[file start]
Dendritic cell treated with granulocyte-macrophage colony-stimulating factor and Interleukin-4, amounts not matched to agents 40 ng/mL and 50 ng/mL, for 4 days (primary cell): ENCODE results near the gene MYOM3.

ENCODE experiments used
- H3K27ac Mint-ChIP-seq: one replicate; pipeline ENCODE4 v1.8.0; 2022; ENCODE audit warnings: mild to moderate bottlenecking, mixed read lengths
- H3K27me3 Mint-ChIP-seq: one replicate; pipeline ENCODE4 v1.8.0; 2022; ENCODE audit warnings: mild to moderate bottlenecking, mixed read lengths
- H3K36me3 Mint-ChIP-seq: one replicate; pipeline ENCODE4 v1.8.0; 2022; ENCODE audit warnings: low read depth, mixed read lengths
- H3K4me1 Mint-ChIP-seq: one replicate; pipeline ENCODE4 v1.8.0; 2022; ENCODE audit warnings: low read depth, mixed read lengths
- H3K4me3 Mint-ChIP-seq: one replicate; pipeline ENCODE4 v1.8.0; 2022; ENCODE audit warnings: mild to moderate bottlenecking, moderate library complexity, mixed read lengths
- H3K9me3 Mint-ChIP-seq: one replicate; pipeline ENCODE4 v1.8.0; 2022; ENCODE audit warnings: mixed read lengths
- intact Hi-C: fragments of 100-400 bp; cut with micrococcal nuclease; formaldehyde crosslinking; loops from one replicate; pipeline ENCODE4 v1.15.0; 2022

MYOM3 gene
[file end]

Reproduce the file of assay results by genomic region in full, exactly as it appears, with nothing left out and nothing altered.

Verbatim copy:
Dendritic cell treated with granulocyte-macrophage colony-stimulating factor and Interleukin-4, amounts not matched to agents 40 ng/mL and 50 ng/mL, for 4 days (primary cell): ENCODE results near the gene MYOM3.

ENCODE experiments used
- H3K27ac Mint-ChIP-seq: one replicate; pipeline ENCODE4 v1.8.0; 2022; ENCODE audit warnings: mild to moderate bottlenecking, mixed read lengths
- H3K27me3 Mint-ChIP-seq: one replicate; pipeline ENCODE4 v1.8.0; 2022; ENCODE audit warnings: mild to moderate bottlenecking, mixed read lengths
- H3K36me3 Mint-ChIP-seq: one replicate; pipeline ENCODE4 v1.8.0; 2022; ENCODE audit warnings: low read depth, mixed read lengths
- H3K4me1 Mint-ChIP-seq: one replicate; pipeline ENCODE4 v1.8.0; 2022; ENCODE audit warnings: low read depth, mixed read lengths
- H3K4me3 Mint-ChIP-seq: one replicate; pipeline ENCODE4 v1.8.0; 2022; ENCODE audit warnings: mild to moderate bottlenecking, moderate library complexity, mixed read lengths
- H3K9me3 Mint-ChIP-seq: one replicate; pipeline ENCODE4 v1.8.0; 2022; ENCODE audit warnings: mixed read lengths
- intact Hi-C: fragments of 100-400 bp; cut with micrococcal nuclease; formaldehyde crosslinking; loops from one replicate; pipeline ENCODE4 v1.15.0; 2022

MYOM3 gene